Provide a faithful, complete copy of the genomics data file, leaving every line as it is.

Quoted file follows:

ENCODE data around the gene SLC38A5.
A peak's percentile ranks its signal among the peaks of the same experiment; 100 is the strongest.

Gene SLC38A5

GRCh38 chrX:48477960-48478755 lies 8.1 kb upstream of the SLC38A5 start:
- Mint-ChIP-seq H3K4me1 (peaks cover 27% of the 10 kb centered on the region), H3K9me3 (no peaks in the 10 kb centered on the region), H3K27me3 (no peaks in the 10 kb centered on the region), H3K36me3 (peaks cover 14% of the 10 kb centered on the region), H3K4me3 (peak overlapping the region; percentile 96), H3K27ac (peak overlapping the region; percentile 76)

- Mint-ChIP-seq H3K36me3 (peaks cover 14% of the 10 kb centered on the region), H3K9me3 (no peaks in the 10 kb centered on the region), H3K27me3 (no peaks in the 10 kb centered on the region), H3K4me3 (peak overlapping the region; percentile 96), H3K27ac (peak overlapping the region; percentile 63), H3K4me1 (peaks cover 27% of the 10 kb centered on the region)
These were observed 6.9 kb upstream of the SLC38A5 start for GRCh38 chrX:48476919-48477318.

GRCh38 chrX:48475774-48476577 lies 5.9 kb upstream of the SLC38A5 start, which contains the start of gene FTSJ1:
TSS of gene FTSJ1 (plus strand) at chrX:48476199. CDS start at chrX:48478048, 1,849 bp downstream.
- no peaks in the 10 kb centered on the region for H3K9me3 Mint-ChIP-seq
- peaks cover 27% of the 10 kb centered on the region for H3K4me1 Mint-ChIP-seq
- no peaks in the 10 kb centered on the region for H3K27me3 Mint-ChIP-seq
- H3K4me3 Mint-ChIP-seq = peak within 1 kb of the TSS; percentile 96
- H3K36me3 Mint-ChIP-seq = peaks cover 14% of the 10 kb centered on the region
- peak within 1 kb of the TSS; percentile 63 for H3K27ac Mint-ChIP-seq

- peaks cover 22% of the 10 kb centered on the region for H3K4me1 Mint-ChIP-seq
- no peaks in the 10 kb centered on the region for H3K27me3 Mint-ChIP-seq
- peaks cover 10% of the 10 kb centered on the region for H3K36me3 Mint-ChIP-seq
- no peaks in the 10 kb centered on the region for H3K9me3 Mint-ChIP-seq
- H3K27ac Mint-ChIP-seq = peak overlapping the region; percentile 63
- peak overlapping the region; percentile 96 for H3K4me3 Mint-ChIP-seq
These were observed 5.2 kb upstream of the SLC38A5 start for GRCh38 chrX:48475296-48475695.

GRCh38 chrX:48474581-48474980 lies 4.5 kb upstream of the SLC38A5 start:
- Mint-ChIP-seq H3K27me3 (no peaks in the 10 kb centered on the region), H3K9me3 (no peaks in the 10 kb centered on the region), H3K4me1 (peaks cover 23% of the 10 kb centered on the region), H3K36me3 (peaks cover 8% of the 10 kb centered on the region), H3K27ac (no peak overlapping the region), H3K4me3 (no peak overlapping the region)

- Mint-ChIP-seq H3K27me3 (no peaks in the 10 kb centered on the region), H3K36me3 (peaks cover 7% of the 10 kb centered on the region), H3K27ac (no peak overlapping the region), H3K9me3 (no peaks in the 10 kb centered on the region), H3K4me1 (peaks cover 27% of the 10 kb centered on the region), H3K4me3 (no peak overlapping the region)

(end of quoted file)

ENCODE data around the gene SLC38A5.
A peak's percentile ranks its signal among the peaks of the same experiment; 100 is the strongest.

Gene SLC38A5

GRCh38 chrX:48477960-48478755 lies 8.1 kb upstream of the SLC38A5 start:
- Mint-ChIP-seq H3K4me1 (peaks cover 27% of the 10 kb centered on the region), H3K9me3 (no peaks in the 10 kb centered on the region), H3K27me3 (no peaks in the 10 kb centered on the region), H3K36me3 (peaks cover 14% of the 10 kb centered on the region), H3K4me3 (peak overlapping the region; percentile 96), H3K27ac (peak overlapping the region; percentile 76)

- Mint-ChIP-seq H3K36me3 (peaks cover 14% of the 10 kb centered on the region), H3K9me3 (no peaks in the 10 kb centered on the region), H3K27me3 (no peaks in the 10 kb centered on the region), H3K4me3 (peak overlapping the region; percentile 96), H3K27ac (peak overlapping the region; percentile 63), H3K4me1 (peaks cover 27% of the 10 kb centered on the region)
These were observed 6.9 kb upstream of the SLC38A5 start for GRCh38 chrX:48476919-48477318.

GRCh38 chrX:48475774-48476577 lies 5.9 kb upstream of the SLC38A5 start, which contains the start of gene FTSJ1:
TSS of gene FTSJ1 (plus strand) at chrX:48476199. CDS start at chrX:48478048, 1,849 bp downstream.
- no peaks in the 10 kb centered on the region for H3K9me3 Mint-ChIP-seq
- peaks cover 27% of the 10 kb centered on the region for H3K4me1 Mint-ChIP-seq
- no peaks in the 10 kb centered on the region for H3K27me3 Mint-ChIP-seq
- H3K4me3 Mint-ChIP-seq = peak within 1 kb of the TSS; percentile 96
- H3K36me3 Mint-ChIP-seq = peaks cover 14% of the 10 kb centered on the region
- peak within 1 kb of the TSS; percentile 63 for H3K27ac Mint-ChIP-seq

- peaks cover 22% of the 10 kb centered on the region for H3K4me1 Mint-ChIP-seq
- no peaks in the 10 kb centered on the region for H3K27me3 Mint-ChIP-seq
- peaks cover 10% of the 10 kb centered on the region for H3K36me3 Mint-ChIP-seq
- no peaks in the 10 kb centered on the region for H3K9me3 Mint-ChIP-seq
- H3K27ac Mint-ChIP-seq = peak overlapping the region; percentile 63
- peak overlapping the region; percentile 96 for H3K4me3 Mint-ChIP-seq
These were observed 5.2 kb upstream of the SLC38A5 start for GRCh38 chrX:48475296-48475695.

GRCh38 chrX:48474581-48474980 lies 4.5 kb upstream of the SLC38A5 start:
- Mint-ChIP-seq H3K27me3 (no peaks in the 10 kb centered on the region), H3K9me3 (no peaks in the 10 kb centered on the region), H3K4me1 (peaks cover 23% of the 10 kb centered on the region), H3K36me3 (peaks cover 8% of the 10 kb centered on the region), H3K27ac (no peak overlapping the region), H3K4me3 (no peak overlapping the region)

- Mint-ChIP-seq H3K27me3 (no peaks in the 10 kb centered on the region), H3K36me3 (peaks cover 7% of the 10 kb centered on the region), H3K27ac (no peak overlapping the region), H3K9me3 (no peaks in the 10 kb centered on the region), H3K4me1 (peaks cover 27% of the 10 kb centered on the region), H3K4me3 (no peak overlapping the region)